The sides have an Ashoka flower, the second of the holy trinity of flowers flanked by two Champaka flowers, which are the third flower of the holy trinity. They appear to come out of the back of a large stack of Cintamani; the top Cintamani is flaming and this makes it Chakravartin's 8-faceted Precious Jewel. On each side of the stack of jewels are precious red coral and sets of elephant tusks, representing the entire elephant and this is also one of Chakravartin's Precious possessions. The Ashoka sprouts from the holy water-font of the Amitayus, one of the forms in which the Buddha Amitabha appeared (symbolizing the transformation from greed to discriminating wisdom).  The sprout materialized from a tear that Buddha Amitabha shed when hearing of the deeds of the great warrior Ashoka that overcame all of his enemies to win freedom for his oppressed people. True spiritual freedom comes from overcoming the sins and lusts that enslave the soul. Ashoka ruled a vast empire 2200 years ago and put his peoples welfare and interests above his own, he supported Buddhism, however he was insistent upon religious tolerance and open dialog. The Champaka is the 3rd flower of the holy trinity of flowers in Buddhist symbology, the 1st is the Lotus and the 2nd is the Ashoka. The Champaka is also called the camp flower. The Champaka is a white blossom from the wish-fulfilling tree and is an attribute of Maitreya Buddha, conferring love, compassion & beauty. In this illustration we have red blossoms, and this would indicate a transmutation of passion into compassion. Cintamani are wish-granting jewels and additionally represent wisdom.   Cintamani are also referred to as the “Thinking Jewel” and symbolize the importance of teaching and as well as the enlightened mind. The flames around the border of the top Cintamani are symbolic of the burning away of false desires and ignorance, giving way to enlightenment. This top Cintamani is when it is blue and surrounded by flames is Chakravartin's Precious 8-faceted Jewel. The term >Chakravartin, or Wheel Turnerin Hinduism refers to an ideal ruler, but in Buddhism, Chakravartin has come to mean a Buddha whose all-encompassing teachings are universally true. Eight-faceted jewel, as in having eight magical properties. It cools when the days are hot, warms when the days are cold, illuminates the darkness of night, causes rain to fall or a spring to appear when one is thirsty, it brings to fruition what ever the bearer desires, it heals emotional afflictions, and cures all of the diseases of those who are in its range of its light and lastly prevents untimely death as in fathers passing on before sons. The Precious Elephant is a symbol of the strength of the mind in Buddhism. Exhibiting noble gentleness, the precious elephant serves as a symbol of the calm majesty possessed by one who is on the path. Specifically, it embodies the boundless powers of the Buddha, which are miraculous aspiration, effort, intention, and analysis.  When elephant tusks are depicted, they are symbolic of the whole elephant.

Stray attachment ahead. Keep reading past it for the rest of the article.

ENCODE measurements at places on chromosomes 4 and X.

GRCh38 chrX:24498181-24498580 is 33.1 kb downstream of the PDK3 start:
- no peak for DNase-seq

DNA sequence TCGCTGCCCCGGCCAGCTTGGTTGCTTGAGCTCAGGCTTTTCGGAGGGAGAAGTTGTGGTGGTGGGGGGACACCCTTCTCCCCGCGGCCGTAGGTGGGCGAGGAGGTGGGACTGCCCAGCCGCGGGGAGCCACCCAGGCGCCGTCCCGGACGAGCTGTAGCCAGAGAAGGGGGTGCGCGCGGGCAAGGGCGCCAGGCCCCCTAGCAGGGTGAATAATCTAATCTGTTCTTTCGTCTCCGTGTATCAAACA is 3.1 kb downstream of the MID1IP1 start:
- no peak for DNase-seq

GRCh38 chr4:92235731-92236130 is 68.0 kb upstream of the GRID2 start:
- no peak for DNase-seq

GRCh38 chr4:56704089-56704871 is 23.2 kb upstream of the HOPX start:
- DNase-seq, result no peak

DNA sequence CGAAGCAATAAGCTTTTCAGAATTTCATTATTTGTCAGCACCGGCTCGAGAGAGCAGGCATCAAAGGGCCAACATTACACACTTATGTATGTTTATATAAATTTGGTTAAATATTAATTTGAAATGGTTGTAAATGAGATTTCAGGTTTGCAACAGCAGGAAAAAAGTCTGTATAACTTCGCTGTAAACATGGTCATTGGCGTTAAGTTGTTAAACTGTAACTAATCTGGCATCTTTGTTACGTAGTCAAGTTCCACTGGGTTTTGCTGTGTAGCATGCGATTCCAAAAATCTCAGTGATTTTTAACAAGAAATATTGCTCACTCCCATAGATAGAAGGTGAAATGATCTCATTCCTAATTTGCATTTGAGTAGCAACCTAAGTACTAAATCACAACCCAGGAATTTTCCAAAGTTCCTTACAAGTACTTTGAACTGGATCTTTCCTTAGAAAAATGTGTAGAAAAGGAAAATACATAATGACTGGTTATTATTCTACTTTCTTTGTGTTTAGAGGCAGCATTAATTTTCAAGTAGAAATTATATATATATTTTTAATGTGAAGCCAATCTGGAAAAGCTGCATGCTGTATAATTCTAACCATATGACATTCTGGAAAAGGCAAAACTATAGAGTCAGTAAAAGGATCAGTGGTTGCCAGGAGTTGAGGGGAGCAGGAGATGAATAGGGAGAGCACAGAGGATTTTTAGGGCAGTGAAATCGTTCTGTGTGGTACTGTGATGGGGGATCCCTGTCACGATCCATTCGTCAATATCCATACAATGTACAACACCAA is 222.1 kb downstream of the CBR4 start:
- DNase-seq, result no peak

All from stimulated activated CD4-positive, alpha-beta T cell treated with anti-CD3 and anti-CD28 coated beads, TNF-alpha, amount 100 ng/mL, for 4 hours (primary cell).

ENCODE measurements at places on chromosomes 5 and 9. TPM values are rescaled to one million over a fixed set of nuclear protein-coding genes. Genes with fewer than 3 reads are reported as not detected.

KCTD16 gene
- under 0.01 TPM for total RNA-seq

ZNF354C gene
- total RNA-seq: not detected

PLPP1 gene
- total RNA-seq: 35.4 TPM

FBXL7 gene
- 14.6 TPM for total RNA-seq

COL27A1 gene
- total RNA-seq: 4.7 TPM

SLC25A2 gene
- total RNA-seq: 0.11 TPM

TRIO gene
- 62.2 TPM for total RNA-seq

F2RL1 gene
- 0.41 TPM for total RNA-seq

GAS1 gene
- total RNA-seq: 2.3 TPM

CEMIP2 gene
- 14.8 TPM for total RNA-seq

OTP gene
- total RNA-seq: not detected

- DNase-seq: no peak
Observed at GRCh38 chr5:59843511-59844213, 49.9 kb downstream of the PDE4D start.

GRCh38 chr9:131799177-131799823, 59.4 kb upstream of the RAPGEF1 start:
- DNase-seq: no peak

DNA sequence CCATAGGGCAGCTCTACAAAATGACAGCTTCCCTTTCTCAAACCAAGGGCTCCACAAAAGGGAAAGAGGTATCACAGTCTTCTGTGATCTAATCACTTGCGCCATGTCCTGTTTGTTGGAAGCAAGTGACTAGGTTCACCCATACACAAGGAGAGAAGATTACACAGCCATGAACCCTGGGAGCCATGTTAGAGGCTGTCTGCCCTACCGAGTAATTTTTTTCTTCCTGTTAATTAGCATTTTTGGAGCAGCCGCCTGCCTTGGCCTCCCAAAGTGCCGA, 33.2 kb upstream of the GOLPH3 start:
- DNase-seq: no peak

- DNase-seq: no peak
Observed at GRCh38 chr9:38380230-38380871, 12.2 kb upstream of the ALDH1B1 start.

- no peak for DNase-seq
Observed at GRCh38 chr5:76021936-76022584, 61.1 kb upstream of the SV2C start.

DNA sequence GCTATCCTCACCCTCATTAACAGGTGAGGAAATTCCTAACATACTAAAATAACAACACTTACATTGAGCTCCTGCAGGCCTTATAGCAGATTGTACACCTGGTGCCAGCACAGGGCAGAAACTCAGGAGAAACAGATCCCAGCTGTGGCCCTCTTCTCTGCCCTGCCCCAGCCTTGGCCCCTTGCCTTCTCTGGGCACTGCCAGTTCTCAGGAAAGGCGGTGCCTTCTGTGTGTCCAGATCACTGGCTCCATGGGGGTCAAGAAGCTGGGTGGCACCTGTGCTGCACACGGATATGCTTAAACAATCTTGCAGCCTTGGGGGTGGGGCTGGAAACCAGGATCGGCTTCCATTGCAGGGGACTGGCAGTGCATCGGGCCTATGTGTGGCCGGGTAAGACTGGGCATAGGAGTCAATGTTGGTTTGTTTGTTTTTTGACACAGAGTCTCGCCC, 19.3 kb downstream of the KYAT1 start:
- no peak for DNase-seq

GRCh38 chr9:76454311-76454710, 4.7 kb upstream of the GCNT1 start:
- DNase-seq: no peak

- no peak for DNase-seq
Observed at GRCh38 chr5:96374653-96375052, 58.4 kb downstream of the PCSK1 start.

The bottom side panels have chrysanthemum blossoms: The chrysanthemum symbolizes autumn & the gathering of the harvest. In this case, it is a metaphor for achieving the goal of enlightenment & its accompanying peace. The blue represents compassion. Red is the transmutation of passion into compassion. The white tips denote purity.